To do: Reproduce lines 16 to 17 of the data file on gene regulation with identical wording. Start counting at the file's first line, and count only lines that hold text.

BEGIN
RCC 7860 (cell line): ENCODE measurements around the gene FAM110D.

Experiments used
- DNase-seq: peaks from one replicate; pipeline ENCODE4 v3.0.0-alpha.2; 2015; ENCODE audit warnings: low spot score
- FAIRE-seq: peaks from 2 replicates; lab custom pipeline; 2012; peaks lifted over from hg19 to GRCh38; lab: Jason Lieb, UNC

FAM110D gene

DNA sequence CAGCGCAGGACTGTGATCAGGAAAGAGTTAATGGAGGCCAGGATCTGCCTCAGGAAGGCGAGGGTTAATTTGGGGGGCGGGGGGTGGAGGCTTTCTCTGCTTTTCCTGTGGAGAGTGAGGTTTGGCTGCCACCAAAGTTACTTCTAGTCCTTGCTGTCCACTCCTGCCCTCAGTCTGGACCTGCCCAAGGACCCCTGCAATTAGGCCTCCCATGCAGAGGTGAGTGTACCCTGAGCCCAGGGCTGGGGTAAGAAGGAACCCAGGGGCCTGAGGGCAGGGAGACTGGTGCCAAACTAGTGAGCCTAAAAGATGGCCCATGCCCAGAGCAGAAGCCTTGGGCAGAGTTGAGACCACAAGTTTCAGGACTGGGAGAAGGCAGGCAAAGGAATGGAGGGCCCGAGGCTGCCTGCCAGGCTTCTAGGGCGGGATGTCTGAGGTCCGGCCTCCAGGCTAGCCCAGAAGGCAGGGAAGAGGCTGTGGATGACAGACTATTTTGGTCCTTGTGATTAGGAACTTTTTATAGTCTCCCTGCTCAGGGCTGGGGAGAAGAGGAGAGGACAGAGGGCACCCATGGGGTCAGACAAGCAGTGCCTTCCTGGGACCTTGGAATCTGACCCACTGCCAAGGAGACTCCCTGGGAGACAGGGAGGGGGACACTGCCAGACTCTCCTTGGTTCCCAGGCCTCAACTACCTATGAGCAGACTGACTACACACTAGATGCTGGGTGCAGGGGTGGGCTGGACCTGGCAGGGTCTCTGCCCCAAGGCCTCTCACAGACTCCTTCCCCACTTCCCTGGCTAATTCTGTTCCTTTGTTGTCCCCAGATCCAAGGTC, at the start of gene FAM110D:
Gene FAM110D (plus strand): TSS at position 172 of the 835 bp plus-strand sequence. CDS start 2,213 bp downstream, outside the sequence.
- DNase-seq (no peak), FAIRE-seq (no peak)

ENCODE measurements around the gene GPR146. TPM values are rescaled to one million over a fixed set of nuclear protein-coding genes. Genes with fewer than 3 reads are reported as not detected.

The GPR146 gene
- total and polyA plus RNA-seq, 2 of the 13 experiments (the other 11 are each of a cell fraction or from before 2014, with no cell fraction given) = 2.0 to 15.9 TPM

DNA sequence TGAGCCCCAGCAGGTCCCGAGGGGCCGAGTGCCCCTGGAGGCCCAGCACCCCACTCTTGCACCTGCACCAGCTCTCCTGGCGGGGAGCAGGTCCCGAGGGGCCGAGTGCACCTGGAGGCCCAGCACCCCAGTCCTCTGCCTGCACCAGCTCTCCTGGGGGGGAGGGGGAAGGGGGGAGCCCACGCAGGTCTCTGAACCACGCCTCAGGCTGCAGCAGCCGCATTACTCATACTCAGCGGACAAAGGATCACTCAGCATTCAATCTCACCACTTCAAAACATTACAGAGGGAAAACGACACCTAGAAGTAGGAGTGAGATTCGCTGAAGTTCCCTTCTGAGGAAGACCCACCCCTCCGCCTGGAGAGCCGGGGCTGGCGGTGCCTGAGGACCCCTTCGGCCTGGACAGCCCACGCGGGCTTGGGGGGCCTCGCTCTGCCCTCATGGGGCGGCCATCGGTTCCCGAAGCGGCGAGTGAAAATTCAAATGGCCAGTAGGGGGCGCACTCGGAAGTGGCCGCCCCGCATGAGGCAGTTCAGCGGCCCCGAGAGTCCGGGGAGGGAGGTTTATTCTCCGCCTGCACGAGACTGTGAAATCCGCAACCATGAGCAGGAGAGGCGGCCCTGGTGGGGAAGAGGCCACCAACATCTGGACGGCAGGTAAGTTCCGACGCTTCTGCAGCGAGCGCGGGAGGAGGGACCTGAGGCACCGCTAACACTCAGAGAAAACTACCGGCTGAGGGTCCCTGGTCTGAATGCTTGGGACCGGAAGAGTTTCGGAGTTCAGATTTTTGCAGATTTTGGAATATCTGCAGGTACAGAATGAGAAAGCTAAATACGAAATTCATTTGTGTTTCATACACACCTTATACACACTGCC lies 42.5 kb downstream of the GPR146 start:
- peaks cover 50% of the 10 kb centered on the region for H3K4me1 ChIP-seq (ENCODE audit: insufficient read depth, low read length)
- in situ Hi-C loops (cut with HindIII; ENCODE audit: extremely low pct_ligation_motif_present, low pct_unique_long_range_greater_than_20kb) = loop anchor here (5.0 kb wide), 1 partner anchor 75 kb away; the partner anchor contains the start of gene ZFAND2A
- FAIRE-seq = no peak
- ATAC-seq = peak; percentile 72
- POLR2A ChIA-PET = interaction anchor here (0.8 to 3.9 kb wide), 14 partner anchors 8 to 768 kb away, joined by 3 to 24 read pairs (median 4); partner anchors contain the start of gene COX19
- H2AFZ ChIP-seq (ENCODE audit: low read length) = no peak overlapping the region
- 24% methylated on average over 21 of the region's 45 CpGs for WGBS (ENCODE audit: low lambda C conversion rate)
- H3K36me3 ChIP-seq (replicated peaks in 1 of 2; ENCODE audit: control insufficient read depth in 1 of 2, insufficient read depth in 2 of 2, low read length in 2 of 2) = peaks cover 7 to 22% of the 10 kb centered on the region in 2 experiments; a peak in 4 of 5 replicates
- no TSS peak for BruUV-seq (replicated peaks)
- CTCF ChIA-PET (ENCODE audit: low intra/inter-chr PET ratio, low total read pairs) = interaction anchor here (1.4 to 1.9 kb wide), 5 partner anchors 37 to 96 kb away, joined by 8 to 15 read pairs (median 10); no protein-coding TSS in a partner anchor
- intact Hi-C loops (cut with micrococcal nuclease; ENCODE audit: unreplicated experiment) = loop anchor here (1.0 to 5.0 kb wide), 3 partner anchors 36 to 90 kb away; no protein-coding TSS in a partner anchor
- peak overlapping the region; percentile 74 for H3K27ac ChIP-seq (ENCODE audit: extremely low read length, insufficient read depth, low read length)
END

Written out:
- ATAC-seq = peak; percentile 72
- POLR2A ChIA-PET = interaction anchor here (0.8 to 3.9 kb wide), 14 partner anchors 8 to 768 kb away, joined by 3 to 24 read pairs (median 4); partner anchors contain the start of gene COX19